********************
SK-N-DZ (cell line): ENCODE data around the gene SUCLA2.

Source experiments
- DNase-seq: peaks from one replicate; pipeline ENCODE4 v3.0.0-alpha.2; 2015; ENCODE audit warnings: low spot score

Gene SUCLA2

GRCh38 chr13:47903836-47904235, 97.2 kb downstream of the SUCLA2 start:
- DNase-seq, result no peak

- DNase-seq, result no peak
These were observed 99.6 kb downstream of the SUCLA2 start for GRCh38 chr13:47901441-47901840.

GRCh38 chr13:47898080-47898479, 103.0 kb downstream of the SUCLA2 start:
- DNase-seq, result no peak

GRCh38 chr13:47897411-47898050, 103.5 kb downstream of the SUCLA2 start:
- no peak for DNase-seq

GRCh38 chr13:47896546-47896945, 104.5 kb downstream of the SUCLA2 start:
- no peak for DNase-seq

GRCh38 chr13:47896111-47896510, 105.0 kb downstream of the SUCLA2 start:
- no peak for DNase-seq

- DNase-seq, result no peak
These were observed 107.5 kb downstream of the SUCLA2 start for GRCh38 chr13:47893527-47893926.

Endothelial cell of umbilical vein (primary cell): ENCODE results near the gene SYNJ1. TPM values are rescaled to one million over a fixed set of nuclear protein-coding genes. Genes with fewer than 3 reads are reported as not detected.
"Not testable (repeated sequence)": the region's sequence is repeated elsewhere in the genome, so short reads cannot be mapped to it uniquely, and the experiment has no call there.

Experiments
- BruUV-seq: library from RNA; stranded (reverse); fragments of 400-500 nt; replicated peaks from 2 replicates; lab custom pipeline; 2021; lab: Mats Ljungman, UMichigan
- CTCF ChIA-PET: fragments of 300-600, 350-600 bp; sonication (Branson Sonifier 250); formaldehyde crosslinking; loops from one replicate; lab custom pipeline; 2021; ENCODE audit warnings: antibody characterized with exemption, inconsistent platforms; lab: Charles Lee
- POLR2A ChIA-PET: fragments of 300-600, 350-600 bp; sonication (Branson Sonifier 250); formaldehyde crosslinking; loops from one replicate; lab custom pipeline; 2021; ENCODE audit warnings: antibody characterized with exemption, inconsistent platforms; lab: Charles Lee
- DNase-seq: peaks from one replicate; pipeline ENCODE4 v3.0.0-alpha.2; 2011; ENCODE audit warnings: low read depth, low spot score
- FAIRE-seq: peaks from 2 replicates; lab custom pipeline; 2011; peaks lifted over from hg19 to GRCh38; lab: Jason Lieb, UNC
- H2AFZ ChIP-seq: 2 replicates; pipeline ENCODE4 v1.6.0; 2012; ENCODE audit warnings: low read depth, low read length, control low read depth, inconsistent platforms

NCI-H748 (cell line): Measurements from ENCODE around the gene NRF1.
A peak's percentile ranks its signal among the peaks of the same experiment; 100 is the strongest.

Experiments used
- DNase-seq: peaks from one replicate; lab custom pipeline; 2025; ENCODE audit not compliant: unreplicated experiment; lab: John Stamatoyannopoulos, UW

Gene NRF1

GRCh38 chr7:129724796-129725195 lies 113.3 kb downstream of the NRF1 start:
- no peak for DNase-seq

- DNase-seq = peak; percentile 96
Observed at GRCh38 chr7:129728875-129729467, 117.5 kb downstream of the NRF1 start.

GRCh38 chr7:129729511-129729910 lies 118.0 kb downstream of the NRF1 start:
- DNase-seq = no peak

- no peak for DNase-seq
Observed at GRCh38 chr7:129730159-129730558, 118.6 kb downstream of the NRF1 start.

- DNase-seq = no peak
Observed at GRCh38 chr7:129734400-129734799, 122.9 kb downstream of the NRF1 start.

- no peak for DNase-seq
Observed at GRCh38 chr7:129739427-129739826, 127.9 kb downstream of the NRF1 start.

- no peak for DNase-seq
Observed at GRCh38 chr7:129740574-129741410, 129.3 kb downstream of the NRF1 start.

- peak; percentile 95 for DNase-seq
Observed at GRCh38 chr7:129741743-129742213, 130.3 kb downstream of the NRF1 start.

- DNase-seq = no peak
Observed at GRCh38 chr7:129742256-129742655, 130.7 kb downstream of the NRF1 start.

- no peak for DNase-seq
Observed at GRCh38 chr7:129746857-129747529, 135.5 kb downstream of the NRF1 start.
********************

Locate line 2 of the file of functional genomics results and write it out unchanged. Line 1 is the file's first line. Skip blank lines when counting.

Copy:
Source experiments